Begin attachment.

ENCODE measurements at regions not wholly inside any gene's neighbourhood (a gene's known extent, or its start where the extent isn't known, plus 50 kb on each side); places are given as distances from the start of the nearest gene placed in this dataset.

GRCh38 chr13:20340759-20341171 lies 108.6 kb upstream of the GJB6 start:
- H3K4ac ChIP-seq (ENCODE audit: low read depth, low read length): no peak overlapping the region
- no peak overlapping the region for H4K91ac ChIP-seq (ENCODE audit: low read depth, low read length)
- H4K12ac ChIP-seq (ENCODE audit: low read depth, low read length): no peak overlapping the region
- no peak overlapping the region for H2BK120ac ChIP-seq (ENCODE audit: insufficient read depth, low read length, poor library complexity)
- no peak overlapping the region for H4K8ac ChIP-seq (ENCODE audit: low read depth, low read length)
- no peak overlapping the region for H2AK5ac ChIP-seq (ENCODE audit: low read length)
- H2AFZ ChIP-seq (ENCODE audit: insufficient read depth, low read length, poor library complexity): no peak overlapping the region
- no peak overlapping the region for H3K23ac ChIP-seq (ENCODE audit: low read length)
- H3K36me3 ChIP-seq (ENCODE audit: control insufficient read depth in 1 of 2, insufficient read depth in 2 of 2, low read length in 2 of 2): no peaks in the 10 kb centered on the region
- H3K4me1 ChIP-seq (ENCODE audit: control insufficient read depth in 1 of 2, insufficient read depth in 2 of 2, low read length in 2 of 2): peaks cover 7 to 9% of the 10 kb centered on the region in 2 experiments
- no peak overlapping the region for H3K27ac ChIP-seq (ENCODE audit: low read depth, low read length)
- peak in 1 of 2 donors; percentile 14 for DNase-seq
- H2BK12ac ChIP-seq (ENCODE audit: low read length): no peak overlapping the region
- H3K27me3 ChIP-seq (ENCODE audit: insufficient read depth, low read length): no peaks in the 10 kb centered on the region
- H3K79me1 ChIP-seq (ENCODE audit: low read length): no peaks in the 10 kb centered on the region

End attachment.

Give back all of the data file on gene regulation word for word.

ENCODE measurements at regions not wholly inside any gene's neighbourhood (a gene's known extent, or its start where the extent isn't known, plus 50 kb on each side); places are given as distances from the start of the nearest gene placed in this dataset.

GRCh38 chr13:20340759-20341171 lies 108.6 kb upstream of the GJB6 start:
- H3K4ac ChIP-seq (ENCODE audit: low read depth, low read length): no peak overlapping the region
- no peak overlapping the region for H4K91ac ChIP-seq (ENCODE audit: low read depth, low read length)
- H4K12ac ChIP-seq (ENCODE audit: low read depth, low read length): no peak overlapping the region
- no peak overlapping the region for H2BK120ac ChIP-seq (ENCODE audit: insufficient read depth, low read length, poor library complexity)
- no peak overlapping the region for H4K8ac ChIP-seq (ENCODE audit: low read depth, low read length)
- no peak overlapping the region for H2AK5ac ChIP-seq (ENCODE audit: low read length)
- H2AFZ ChIP-seq (ENCODE audit: insufficient read depth, low read length, poor library complexity): no peak overlapping the region
- no peak overlapping the region for H3K23ac ChIP-seq (ENCODE audit: low read length)
- H3K36me3 ChIP-seq (ENCODE audit: control insufficient read depth in 1 of 2, insufficient read depth in 2 of 2, low read length in 2 of 2): no peaks in the 10 kb centered on the region
- H3K4me1 ChIP-seq (ENCODE audit: control insufficient read depth in 1 of 2, insufficient read depth in 2 of 2, low read length in 2 of 2): peaks cover 7 to 9% of the 10 kb centered on the region in 2 experiments
- no peak overlapping the region for H3K27ac ChIP-seq (ENCODE audit: low read depth, low read length)
- peak in 1 of 2 donors; percentile 14 for DNase-seq
- H2BK12ac ChIP-seq (ENCODE audit: low read length): no peak overlapping the region
- H3K27me3 ChIP-seq (ENCODE audit: insufficient read depth, low read length): no peaks in the 10 kb centered on the region
- H3K79me1 ChIP-seq (ENCODE audit: low read length): no peaks in the 10 kb centered on the region